Coastal ecosystems are subject to recurrent natural disturbances that act as drivers of ecosystem dynamics. In addition, in recent years, human impact has exerted intense pressures on these ecosystems, altering the dynamics and reducing resistance and resilience. The former refers to the ability of a system to hold a force without any modification, while the latter is a measure of its the capacity to respond to the consequences of perturbation and return to its original status. How can we achieve coastal management actions so that coastal resistance and resilience are enhanced? This volume integrates a broad set of studies that analyse coastal resistance and resilience from different viewpoints, that include contrasting viewpoints that cover the natural environment (abiotic and biotic); social governance and networks; social dynamics; built infrastructure and a combination of the four. Indeed, a proper diagnosis of the status of the coast is required and adequate coastal management is necessary, so that risks to the population and environmental problems are minimized. Coastal managers, ecologists, engineers, decision makers and society in general are jointly responsible for the future of our dynamic coasts.

Resistance and Resilience: Facing the Multidimensional Challenges in Coastal Areas

Taramelli A;
2017

Abstract

Coastal ecosystems are subject to recurrent natural disturbances that act as drivers of ecosystem dynamics. In addition, in recent years, human impact has exerted intense pressures on these ecosystems, altering the dynamics and reducing resistance and resilience. The former refers to the ability of a system to hold a force without any modification, while the latter is a measure of its the capacity to respond to the consequences of perturbation and return to its original status. How can we achieve coastal management actions so that coastal resistance and resilience are enhanced? This volume integrates a broad set of studies that analyse coastal resistance and resilience from different viewpoints, that include contrasting viewpoints that cover the natural environment (abiotic and biotic); social governance and networks; social dynamics; built infrastructure and a combination of the four. Indeed, a proper diagnosis of the status of the coast is required and adequate coastal management is necessary, so that risks to the population and environmental problems are minimized. Coastal managers, ecologists, engineers, decision makers and society in general are jointly responsible for the future of our dynamic coasts.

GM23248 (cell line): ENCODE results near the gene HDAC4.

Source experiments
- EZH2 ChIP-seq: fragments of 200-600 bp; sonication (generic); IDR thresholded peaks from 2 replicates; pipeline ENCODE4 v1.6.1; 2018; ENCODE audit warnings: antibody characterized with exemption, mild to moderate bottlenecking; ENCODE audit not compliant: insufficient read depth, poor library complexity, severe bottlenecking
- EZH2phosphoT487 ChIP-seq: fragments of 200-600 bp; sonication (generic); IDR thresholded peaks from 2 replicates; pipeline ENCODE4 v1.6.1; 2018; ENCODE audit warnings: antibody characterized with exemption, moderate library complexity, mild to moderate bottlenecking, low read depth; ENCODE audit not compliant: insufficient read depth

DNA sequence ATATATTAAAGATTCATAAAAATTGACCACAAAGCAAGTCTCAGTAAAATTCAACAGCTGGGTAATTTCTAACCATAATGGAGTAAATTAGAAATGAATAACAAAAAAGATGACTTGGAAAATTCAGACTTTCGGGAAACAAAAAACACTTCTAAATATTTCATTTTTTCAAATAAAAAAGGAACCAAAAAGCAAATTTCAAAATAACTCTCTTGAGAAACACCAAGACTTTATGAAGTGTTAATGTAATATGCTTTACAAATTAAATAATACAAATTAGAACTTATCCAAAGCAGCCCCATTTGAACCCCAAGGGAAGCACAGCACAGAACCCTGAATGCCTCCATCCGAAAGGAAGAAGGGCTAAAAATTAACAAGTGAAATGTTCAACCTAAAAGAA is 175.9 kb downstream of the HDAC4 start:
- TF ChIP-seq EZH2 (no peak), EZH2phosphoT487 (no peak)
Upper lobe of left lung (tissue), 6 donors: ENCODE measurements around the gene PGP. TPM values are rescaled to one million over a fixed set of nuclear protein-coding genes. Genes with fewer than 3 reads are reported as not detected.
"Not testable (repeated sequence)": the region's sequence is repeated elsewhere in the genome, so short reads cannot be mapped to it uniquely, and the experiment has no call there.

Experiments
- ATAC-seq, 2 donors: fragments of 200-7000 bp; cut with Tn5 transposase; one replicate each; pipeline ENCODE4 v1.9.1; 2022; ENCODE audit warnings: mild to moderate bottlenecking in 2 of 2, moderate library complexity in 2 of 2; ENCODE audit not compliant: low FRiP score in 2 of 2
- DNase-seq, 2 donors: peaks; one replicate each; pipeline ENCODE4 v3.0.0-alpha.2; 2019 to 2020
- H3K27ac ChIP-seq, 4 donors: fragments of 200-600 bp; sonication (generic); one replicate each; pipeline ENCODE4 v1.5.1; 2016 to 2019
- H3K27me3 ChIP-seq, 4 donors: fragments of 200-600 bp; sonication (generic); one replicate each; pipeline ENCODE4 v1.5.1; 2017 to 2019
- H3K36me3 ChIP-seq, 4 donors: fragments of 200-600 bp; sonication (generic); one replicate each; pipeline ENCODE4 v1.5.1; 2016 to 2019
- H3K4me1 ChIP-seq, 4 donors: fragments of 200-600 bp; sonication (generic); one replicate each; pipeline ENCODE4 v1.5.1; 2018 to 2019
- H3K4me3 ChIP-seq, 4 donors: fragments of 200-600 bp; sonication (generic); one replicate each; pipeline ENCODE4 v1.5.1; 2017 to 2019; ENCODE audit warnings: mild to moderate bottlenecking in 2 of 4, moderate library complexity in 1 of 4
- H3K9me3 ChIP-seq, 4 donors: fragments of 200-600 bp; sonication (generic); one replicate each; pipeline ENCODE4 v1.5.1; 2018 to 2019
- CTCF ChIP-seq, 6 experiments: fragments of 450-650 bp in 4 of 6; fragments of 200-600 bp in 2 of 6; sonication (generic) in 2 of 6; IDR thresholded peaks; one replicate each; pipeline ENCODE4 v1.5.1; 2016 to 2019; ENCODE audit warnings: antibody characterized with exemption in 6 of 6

Social governance; coastal management; coastal disturbance
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Utilizza questo identificativo per citare o creare un link a questo documento: https://hdl.handle.net/20.500.12076/106
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